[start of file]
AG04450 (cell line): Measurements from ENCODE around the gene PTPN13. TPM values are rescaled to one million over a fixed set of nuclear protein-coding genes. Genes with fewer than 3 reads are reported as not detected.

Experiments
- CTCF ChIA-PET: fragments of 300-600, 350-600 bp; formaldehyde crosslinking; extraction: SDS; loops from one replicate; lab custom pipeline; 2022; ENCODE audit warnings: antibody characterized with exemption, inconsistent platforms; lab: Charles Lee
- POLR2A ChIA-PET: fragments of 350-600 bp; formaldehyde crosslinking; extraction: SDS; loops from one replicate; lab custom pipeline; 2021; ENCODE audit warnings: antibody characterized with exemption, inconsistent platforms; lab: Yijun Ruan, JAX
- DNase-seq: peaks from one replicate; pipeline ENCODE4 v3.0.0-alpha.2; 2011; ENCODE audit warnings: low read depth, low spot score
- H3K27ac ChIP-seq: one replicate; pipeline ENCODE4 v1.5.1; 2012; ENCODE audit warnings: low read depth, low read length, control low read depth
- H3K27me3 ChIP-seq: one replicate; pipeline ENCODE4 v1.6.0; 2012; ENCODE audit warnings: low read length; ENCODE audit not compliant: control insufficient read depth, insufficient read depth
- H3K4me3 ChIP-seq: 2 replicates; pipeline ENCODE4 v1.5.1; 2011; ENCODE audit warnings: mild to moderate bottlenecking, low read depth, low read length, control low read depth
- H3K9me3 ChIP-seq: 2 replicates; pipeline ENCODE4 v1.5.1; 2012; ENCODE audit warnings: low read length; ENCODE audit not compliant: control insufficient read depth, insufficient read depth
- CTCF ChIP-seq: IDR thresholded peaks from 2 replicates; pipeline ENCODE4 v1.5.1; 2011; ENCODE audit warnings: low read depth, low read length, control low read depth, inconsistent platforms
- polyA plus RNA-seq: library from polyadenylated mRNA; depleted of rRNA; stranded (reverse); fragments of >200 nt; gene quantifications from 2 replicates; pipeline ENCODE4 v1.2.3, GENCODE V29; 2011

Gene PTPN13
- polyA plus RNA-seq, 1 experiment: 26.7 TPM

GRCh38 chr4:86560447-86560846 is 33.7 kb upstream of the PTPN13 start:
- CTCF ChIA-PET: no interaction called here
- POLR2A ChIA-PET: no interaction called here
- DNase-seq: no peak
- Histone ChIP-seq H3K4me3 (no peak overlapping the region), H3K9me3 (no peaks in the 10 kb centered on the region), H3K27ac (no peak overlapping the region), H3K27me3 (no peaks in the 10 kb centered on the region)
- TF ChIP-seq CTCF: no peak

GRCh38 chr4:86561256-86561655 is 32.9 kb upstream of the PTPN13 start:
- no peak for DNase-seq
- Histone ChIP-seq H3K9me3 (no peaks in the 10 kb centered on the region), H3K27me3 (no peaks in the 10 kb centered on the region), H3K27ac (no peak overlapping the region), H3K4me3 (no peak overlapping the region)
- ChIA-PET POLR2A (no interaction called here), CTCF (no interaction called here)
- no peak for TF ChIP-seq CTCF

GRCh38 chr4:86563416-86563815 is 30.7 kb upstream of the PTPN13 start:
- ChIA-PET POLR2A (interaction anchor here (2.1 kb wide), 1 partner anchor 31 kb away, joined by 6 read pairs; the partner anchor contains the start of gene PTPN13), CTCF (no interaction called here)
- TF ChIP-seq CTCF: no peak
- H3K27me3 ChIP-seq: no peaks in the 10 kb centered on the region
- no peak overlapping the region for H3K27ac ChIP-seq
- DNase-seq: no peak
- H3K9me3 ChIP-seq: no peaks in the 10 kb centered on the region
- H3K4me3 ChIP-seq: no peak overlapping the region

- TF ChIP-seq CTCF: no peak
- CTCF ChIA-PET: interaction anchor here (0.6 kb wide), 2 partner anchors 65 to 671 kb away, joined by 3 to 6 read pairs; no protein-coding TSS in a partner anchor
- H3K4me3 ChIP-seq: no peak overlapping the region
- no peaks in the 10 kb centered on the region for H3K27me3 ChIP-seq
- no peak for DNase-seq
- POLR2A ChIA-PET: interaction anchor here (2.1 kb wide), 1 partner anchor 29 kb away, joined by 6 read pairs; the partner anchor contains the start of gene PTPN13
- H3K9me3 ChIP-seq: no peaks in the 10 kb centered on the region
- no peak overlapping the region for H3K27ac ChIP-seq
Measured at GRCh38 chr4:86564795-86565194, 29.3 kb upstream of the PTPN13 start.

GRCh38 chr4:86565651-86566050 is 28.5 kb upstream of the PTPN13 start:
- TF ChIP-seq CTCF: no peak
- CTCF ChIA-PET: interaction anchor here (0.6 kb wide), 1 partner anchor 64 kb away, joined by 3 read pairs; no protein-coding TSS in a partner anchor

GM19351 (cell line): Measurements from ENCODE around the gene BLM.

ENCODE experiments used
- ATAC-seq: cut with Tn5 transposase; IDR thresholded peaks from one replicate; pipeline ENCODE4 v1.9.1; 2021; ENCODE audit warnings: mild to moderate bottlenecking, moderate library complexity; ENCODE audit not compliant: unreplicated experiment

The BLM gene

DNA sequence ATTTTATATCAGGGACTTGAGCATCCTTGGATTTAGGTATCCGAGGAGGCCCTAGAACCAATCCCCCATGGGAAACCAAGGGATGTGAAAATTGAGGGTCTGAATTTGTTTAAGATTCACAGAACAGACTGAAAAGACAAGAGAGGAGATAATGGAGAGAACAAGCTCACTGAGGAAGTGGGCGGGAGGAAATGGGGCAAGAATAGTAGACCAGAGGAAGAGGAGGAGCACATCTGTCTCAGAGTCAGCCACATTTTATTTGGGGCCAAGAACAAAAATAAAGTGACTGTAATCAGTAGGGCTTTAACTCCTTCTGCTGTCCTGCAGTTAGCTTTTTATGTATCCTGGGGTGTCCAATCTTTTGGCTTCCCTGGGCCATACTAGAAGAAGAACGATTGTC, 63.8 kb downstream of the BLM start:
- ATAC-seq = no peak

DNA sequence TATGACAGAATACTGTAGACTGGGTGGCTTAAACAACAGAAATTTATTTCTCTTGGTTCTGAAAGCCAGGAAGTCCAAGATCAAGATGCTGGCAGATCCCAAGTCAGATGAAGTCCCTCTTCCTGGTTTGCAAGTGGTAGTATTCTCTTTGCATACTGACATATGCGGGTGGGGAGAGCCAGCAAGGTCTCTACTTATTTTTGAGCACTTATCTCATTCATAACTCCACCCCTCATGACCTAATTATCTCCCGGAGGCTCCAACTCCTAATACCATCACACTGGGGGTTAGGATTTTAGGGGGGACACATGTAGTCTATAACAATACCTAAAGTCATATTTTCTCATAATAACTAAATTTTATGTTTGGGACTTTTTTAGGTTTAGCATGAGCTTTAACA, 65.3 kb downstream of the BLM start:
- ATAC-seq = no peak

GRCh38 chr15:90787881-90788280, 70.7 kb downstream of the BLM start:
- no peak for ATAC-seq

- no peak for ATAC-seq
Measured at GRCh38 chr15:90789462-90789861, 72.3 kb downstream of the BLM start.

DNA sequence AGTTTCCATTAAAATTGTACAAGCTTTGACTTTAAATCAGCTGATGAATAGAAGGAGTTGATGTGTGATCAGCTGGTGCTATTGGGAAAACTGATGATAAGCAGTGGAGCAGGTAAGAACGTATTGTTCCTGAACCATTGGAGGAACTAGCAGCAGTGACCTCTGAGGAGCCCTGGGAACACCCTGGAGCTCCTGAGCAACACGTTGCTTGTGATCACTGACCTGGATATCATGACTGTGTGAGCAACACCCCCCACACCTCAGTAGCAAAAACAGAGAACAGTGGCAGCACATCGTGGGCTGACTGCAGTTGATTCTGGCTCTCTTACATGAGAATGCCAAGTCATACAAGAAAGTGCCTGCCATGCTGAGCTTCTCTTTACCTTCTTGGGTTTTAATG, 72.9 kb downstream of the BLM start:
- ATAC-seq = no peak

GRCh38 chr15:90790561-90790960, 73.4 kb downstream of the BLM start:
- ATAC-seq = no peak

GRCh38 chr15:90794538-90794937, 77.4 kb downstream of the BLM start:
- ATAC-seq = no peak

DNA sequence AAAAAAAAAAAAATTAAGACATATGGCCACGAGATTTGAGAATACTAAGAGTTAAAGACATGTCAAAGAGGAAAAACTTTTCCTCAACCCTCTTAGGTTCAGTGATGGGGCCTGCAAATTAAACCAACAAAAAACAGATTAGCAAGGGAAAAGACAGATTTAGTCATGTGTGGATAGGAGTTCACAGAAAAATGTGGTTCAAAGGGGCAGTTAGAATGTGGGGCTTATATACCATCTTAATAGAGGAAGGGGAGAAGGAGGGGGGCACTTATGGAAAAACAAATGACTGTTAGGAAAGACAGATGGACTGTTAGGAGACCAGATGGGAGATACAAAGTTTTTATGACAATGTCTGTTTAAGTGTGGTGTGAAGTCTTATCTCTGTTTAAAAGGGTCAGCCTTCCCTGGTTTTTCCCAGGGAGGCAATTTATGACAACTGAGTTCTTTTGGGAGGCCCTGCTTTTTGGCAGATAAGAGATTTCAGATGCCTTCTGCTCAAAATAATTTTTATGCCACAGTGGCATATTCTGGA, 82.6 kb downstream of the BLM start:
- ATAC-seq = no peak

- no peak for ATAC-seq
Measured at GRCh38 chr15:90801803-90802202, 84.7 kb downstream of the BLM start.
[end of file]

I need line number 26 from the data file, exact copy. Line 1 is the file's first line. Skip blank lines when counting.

- ChIA-PET POLR2A (interaction anchor here (2.1 kb wide), 1 partner anchor 31 kb away, joined by 6 read pairs; the partner anchor contains the start of gene PTPN13), CTCF (no interaction called here)